Don Kavanagh is the editor of Hospitality magazine.

Don Kavanagh: 'Idiotic' bar and restaurant owners


A cheap wine list lets down restaurants. Don Kavanagh wants a perfect match.

There's no excuse for boring wine lists at bars and restaurants. Photo / Thinkstock
There's no excuse for boring wine lists at bars and restaurants. Photo / Thinkstock

At times I think some bar operators, and some restaurant owners, are idiots.

Mostly, these days, we have a good hospitality industry, with good products served by good staff in good surroundings, but occasionally even the nicest places can be let down by pretty basic errors.

I went to a lovely hotel out west recently for a well-earned weekend break and booked in for dinner because I had heard good things about its kitchen. Sure enough, the food was excellent to the point of being spectacular and the service was beyond reproach. But the occasion, and the venue, was let down cruelly by its wine list.

A good 90 per cent of the wines were basic supermarket brands, the kind you see at aisle ends with posters trumpeting huge price reductions. Now, apart from the food being let down by a lack of top-notch wine to accompany it, the venue let itself down by showing customers it gave little or no thought to the wine list, which is, to me, at least, almost as crucial as the menu.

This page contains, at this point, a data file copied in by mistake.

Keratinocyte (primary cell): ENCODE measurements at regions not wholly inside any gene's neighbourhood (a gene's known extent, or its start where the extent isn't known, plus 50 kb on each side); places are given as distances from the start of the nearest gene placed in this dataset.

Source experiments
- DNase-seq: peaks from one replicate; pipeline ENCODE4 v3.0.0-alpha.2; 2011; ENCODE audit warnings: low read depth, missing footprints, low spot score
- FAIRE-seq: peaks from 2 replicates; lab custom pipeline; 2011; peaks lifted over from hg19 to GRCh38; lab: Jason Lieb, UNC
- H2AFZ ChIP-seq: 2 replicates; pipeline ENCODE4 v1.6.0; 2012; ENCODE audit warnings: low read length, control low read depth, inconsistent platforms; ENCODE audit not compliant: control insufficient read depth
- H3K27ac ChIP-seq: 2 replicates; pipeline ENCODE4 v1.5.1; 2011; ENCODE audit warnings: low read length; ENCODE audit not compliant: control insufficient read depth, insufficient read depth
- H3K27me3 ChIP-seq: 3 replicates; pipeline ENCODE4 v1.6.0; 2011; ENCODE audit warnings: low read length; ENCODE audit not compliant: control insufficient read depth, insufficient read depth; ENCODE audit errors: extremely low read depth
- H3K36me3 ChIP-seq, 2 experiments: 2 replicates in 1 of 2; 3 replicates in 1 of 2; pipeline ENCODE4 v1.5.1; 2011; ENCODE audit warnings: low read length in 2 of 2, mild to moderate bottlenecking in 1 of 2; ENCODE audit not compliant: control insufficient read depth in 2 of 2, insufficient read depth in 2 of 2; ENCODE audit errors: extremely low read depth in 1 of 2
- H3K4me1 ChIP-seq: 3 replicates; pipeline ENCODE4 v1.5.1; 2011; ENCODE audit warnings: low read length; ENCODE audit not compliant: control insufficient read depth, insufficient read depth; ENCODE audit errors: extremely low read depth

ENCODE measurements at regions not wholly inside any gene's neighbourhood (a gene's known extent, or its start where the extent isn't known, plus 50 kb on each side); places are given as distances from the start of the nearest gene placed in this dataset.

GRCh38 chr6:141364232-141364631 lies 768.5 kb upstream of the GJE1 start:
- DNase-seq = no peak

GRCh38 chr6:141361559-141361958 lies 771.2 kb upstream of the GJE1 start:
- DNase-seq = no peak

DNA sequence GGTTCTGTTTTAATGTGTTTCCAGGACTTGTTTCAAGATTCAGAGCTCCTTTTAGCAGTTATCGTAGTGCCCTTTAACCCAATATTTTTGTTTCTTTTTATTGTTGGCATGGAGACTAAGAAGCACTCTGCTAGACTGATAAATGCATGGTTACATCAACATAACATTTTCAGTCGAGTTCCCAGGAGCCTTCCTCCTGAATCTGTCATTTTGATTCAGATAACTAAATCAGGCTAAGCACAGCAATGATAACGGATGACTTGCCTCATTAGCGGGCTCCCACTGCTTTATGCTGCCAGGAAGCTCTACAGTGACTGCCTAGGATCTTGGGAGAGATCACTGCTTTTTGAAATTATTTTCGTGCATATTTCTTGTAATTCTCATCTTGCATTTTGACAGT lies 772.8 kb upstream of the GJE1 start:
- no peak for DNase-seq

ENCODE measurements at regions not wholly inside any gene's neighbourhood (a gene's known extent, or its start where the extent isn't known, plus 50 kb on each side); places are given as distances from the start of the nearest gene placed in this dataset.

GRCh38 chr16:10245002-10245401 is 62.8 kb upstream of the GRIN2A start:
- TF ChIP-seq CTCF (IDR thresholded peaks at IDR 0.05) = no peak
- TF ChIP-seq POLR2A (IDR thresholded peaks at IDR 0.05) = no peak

It's simple, really. People don't want to be charged $45 for a bottle of wine they know they can buy for $12.95 in the supermarket. They aren't that thick and it's an insult for a bar or restaurant to assume they are.

I was out for a few drinks recently and the wine list in the bar depressed me. Dull, obvious and thoughtlessly put together, probably by one supplier, it featured wines that ranged from $38 to $90 a bottle, even though I could have bought a bottle of each wine listed for a combined total of $140 in Countdown.

Now, I'm not complaining about cheap wine but it's a bit rich to be charged a small fortune for bog-standard wine.

There are more than 700 labels from this country alone and most are crying out for someone to drink their wine. How hard can it be to source a few nice wines from a winery that doesn't appear on supermarket shelves?

I'm all for going out and having a good time, but these operators have to meet us halfway at least. The day I spend $40 on a bottle of Hardy's Chardonnay ($7.99 on special anytime you like) is the day I consign myself to a home for the bewildered and start thinking I'm Napoleon. But not tonight.

- Herald on Sunday

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